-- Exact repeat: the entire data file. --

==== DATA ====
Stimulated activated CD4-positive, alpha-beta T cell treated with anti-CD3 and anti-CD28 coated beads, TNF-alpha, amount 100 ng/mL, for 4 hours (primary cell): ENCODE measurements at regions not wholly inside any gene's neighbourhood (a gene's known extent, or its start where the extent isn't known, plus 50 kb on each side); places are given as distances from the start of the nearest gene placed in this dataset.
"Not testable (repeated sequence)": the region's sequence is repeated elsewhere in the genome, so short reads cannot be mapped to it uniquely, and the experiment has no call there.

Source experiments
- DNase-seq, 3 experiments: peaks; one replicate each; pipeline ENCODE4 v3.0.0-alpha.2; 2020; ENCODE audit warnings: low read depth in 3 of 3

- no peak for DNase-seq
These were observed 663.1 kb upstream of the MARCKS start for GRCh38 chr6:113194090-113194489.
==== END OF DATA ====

Stimulated activated CD4-positive, alpha-beta T cell treated with anti-CD3 and anti-CD28 coated beads, TNF-alpha, amount 100 ng/mL, for 4 hours (primary cell): ENCODE measurements at regions not wholly inside any gene's neighbourhood (a gene's known extent, or its start where the extent isn't known, plus 50 kb on each side); places are given as distances from the start of the nearest gene placed in this dataset.
"Not testable (repeated sequence)": the region's sequence is repeated elsewhere in the genome, so short reads cannot be mapped to it uniquely, and the experiment has no call there.

Source experiments
- DNase-seq, 3 experiments: peaks; one replicate each; pipeline ENCODE4 v3.0.0-alpha.2; 2020; ENCODE audit warnings: low read depth in 3 of 3

- no peak for DNase-seq
These were observed 663.1 kb upstream of the MARCKS start for GRCh38 chr6:113194090-113194489.